As chairman of the Senate Finance Committee, Baucus called the first Senate meeting of interested parties before the committee to discuss health care reform, including representatives from pharmaceutical groups, insurance companies, and HMOs and hospital management companies. The meeting was controversial because it did not include representatives from groups calling for single-payer health care.

Opposition to single payer health care

Advocate groups attended a Senate Finance Committee meeting in May 2009 to protest their exclusion as well as statements by Baucus that "single payer was not an option on the table." Baucus later had eight protesters removed by police who arrested them for disrupting the hearing. Many of the single-payer advocates claimed it was a "pay to play" event.[39][40][41] A representative of the Business Roundtable, which includes 35 memberships of health maintenance organizations, health insurance and pharmaceutical companies, admitted that other countries, with lower health costs, and higher quality of care, such as those with single-payer systems, have a competitive advantage over the United States with its private system.[42]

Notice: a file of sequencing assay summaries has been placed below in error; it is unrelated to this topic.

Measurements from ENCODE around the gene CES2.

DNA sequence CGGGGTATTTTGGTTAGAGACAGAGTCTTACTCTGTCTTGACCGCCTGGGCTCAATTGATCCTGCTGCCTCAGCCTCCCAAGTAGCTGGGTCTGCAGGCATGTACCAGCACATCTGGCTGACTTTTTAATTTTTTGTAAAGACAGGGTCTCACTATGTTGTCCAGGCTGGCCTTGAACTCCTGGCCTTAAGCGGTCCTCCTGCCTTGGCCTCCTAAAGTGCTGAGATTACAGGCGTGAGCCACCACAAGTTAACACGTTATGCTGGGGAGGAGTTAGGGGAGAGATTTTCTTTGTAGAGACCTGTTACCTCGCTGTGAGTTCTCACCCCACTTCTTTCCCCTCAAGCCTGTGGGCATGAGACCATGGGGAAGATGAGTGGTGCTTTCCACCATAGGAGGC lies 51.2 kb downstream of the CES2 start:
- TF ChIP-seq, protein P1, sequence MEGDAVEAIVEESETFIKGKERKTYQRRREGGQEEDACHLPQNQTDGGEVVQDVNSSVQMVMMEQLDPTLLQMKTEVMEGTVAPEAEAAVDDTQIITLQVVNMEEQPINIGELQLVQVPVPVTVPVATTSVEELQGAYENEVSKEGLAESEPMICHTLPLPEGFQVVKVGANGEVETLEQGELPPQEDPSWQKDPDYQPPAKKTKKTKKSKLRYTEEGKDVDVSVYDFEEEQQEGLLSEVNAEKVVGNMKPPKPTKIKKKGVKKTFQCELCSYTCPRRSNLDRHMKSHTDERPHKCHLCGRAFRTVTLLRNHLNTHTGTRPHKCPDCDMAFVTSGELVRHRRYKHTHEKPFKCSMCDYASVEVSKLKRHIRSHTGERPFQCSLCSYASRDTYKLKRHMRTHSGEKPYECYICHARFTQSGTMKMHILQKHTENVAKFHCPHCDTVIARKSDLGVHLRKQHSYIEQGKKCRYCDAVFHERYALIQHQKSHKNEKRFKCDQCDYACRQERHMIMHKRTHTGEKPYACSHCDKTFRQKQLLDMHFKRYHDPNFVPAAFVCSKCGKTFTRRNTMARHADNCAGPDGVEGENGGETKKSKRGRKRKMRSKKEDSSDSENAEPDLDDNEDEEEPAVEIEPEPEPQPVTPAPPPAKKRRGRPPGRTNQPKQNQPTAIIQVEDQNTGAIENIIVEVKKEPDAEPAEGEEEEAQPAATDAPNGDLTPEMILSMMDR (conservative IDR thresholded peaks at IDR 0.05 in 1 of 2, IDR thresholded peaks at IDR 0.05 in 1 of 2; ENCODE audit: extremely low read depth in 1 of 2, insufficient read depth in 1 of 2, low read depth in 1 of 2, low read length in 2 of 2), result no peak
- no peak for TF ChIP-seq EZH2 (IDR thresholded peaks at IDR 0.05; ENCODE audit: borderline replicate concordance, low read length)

At the next meeting on health care reform of the Senate Finance Committee, Baucus had five more doctors and nurses removed and arrested.[43][44][45]

Baucus admitted a few weeks later in June 2009 that it was a mistake to rule out a single payer plan[46] because doing so alienated a large, vocal constituency and left President Barack Obama s proposal of a public health plan to compete with private insurers as the most liberal position.[46]